Now open for registration
Av Even-André Karlsson
We would like to invite you to the 10th Scandinavian Conference on System and Software Safety. The conference will take place in Göteborg, November 22-23, and is arranged in collaboration between Addalot, KTH, ICES and SAFER.

We would like to invite you to the 10th Scandinavian Conference on System and Software Safety.

The conference as usual is organized by Addalot, KTH ICES and SAFER and has become the central meeting place for Scandinavian safety experts from different industries. It is an opportunity to share experiences and make new contacts. There will be an overview day followed by a day of parallel sessions with in-depth presentations and discussions about different challenges, techniques, standards and methods. We aim for a good mix of participants and presentations from different industries and researchers.

The conference program is now ready and registration is available.

This year we are proud to announce three keynotes:

A Man-in-the-middle of a heartattack

Dr. Marie Moe, Mandiant

Gradually we are all becoming more and more dependent on connected technology. We will be able to live longer with an increased quality of life due to medical devices and sensors attached to, or integrated into our bodies. However, our dependence on technology grows faster than our ability to secure it, and a security failure of a medical device may cause patient harm and have fatal consequences. Dr. Marie Moe is a security researcher, and in 2015 she started a hacking project to figure out if she could trust the device that was keeping her alive, an IoT-connected pacemaker implant. This talk will cover the latest findings from this research project, in particular how it is possible to perform a Man-in-the-Middle attack between the pacemaker device and the corresponding backend server with the help of a fake mobile base station, giving access to the patient’s medical data.


Visual Commonsense for the self-driving car

Prof. Mehul Bhatt, Örebro univerity / CoDesign lab EU

Popular perceptions aside, it is no secret that much remains to be desired of the "intelligence" of self-driving cars for their safe and trustworthy deployment in public life. How do we improve the driving intelligence of autonomous vehicles? What is presently missing per se? What are some possible or desirable baselines of "intelligence" in driving performance, for instance, from the viewpoint of decision-making in safety-critical situations? How do we standardise and evaluate automated driving software performance with respect to identifiable performance baselines such that both human expectations, as well as envisaged licensing and other regulatory norms may be fulfilled?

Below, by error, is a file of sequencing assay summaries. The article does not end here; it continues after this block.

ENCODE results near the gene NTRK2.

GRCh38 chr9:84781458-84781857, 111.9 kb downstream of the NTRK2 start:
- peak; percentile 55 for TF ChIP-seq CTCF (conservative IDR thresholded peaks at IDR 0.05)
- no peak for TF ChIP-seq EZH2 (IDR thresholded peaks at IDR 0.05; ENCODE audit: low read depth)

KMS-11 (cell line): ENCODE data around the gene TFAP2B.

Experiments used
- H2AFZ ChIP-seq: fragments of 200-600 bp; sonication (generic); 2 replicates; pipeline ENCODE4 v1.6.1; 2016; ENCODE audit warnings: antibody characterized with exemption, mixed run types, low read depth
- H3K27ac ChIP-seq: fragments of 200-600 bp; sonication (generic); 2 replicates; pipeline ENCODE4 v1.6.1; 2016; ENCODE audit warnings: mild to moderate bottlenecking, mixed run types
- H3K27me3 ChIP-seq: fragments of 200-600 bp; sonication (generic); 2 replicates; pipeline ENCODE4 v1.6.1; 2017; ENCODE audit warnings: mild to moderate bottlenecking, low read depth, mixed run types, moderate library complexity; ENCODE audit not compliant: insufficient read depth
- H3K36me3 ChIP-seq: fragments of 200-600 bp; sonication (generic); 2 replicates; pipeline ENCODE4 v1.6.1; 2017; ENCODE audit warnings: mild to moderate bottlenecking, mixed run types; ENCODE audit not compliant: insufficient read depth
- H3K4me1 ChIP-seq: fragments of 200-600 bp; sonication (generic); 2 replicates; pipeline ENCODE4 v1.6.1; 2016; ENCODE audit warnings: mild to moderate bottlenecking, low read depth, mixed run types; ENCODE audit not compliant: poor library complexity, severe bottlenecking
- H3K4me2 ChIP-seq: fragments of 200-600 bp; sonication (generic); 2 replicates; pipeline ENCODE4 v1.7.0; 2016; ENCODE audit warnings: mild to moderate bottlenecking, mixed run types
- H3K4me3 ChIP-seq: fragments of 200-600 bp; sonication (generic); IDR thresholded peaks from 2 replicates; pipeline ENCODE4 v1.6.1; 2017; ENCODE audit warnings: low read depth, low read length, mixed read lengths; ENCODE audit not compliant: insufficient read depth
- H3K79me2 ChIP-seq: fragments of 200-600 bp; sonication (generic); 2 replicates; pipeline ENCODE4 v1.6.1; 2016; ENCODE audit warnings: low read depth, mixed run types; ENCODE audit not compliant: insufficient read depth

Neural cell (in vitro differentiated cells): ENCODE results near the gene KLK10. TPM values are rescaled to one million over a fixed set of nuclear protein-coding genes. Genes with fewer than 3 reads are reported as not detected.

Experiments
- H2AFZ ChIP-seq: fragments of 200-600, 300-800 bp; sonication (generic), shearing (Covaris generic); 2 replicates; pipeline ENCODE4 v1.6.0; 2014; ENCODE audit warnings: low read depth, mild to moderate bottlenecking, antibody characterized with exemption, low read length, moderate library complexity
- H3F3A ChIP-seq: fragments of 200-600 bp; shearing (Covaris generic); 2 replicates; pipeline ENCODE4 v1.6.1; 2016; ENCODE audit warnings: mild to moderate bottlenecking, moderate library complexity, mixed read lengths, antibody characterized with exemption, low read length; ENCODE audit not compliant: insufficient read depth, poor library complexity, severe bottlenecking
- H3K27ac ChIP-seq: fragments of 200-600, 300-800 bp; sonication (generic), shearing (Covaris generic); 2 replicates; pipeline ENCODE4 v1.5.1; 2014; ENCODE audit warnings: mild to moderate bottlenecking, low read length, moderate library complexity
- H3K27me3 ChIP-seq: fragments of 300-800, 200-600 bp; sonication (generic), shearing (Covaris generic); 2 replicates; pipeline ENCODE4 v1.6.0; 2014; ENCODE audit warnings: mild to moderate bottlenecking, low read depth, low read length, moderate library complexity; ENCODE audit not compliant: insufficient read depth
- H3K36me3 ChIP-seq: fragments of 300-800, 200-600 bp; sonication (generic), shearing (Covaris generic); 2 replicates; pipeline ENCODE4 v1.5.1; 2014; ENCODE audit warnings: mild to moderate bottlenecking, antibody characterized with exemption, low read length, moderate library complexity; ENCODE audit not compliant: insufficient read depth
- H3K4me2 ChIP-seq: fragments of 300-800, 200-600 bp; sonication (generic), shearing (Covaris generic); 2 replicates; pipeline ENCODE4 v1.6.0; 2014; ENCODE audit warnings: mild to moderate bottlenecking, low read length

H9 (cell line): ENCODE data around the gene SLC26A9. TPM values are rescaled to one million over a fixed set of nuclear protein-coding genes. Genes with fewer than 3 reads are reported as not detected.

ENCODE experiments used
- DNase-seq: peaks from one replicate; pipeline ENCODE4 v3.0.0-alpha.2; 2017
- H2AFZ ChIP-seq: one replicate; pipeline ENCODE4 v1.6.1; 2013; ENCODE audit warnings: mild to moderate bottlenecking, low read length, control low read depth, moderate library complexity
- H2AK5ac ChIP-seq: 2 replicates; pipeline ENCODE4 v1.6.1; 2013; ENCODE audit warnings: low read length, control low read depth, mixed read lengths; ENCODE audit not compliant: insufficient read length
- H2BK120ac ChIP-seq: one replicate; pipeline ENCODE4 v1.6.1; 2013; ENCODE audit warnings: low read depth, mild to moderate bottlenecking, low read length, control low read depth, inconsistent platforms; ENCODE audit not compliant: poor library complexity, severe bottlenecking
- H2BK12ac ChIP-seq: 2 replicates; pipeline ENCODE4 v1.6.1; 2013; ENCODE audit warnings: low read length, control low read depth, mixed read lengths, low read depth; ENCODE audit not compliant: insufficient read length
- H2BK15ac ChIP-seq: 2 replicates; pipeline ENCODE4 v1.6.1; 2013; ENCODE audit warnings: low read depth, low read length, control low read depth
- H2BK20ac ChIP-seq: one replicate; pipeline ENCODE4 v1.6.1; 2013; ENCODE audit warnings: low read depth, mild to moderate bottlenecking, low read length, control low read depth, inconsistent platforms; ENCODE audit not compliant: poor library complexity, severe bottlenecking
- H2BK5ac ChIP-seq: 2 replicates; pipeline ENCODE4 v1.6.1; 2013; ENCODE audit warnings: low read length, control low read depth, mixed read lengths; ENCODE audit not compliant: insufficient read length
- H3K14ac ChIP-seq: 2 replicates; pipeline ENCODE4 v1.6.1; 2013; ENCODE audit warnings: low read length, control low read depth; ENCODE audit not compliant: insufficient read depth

In this talk, I will elaborate upon the aforesaid context and present possible directions and solution methodologies. This will be done in the backdrop of a case-study aimed at designing "computational visual commonsense" that enables self-driving vehicles to form a space-time mental model of the dynamic environment typically encountered in everyday driving. I argue that in addition to a critical emphasis on technological solutions, industrial and academic efforts in autonomous driving now need to emancipate an interdisciplinary mindset encompassing Cognition, AI, and Interaction Design. This is needed to better appreciate the nuances, complexity, and spectrum of diverse human-centred challenges in fully autonomous driving in the real world.


Software system design for the connected vehicle

Christina Rux,  Solution Architect, WirelessCar

The complex system design of a vehicle is faced with new challenges. The vehicle manufacturers are turning into providers of mobility and transportation solutions.  New business partners are increasing the complexity of the product in its ecosystem. Connected vehicles and continuous over-the-air-updates are opening up for new cybersecurity threats.

  • How does the new focus on becoming a software company impact the system design inside and outside the vehicle?
  • What new technologies affect the software system design, eg AI, centralized compute, electrical vehicles, self-driving cars.
  • How can you control security and safety?
  • What new architecture tradeoffs are in focus?
  • What design constraints are still impacting the design?
Even-André Karlsson
Even-André Karlsson